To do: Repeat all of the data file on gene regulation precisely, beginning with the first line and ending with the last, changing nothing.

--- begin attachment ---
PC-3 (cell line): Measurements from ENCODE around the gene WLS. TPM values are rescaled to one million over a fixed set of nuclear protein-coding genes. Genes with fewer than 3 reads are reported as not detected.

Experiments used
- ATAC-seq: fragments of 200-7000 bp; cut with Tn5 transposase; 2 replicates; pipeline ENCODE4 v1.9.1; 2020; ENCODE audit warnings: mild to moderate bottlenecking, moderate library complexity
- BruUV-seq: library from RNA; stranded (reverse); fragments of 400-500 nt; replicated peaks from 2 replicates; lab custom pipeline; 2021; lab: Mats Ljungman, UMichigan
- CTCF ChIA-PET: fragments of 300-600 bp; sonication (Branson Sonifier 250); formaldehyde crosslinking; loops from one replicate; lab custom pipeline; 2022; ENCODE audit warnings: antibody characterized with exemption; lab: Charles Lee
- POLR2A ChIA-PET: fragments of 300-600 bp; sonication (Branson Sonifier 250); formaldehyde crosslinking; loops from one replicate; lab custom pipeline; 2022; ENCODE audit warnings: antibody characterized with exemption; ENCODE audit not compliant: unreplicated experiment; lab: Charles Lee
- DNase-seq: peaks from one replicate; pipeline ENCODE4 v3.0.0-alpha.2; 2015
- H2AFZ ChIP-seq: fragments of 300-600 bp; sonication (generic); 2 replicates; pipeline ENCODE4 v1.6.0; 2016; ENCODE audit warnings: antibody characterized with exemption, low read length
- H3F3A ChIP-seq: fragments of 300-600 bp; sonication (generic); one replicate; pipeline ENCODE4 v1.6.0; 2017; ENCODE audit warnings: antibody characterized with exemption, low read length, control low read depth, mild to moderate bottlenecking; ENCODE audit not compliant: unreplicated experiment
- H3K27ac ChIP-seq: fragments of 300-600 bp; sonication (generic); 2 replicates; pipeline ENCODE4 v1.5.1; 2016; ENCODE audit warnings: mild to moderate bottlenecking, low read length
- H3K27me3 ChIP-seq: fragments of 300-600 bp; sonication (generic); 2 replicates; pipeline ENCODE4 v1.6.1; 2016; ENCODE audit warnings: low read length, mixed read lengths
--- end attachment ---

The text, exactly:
PC-3 (cell line): Measurements from ENCODE around the gene WLS. TPM values are rescaled to one million over a fixed set of nuclear protein-coding genes. Genes with fewer than 3 reads are reported as not detected.

Experiments used
- ATAC-seq: fragments of 200-7000 bp; cut with Tn5 transposase; 2 replicates; pipeline ENCODE4 v1.9.1; 2020; ENCODE audit warnings: mild to moderate bottlenecking, moderate library complexity
- BruUV-seq: library from RNA; stranded (reverse); fragments of 400-500 nt; replicated peaks from 2 replicates; lab custom pipeline; 2021; lab: Mats Ljungman, UMichigan
- CTCF ChIA-PET: fragments of 300-600 bp; sonication (Branson Sonifier 250); formaldehyde crosslinking; loops from one replicate; lab custom pipeline; 2022; ENCODE audit warnings: antibody characterized with exemption; lab: Charles Lee
- POLR2A ChIA-PET: fragments of 300-600 bp; sonication (Branson Sonifier 250); formaldehyde crosslinking; loops from one replicate; lab custom pipeline; 2022; ENCODE audit warnings: antibody characterized with exemption; ENCODE audit not compliant: unreplicated experiment; lab: Charles Lee
- DNase-seq: peaks from one replicate; pipeline ENCODE4 v3.0.0-alpha.2; 2015
- H2AFZ ChIP-seq: fragments of 300-600 bp; sonication (generic); 2 replicates; pipeline ENCODE4 v1.6.0; 2016; ENCODE audit warnings: antibody characterized with exemption, low read length
- H3F3A ChIP-seq: fragments of 300-600 bp; sonication (generic); one replicate; pipeline ENCODE4 v1.6.0; 2017; ENCODE audit warnings: antibody characterized with exemption, low read length, control low read depth, mild to moderate bottlenecking; ENCODE audit not compliant: unreplicated experiment
- H3K27ac ChIP-seq: fragments of 300-600 bp; sonication (generic); 2 replicates; pipeline ENCODE4 v1.5.1; 2016; ENCODE audit warnings: mild to moderate bottlenecking, low read length
- H3K27me3 ChIP-seq: fragments of 300-600 bp; sonication (generic); 2 replicates; pipeline ENCODE4 v1.6.1; 2016; ENCODE audit warnings: low read length, mixed read lengths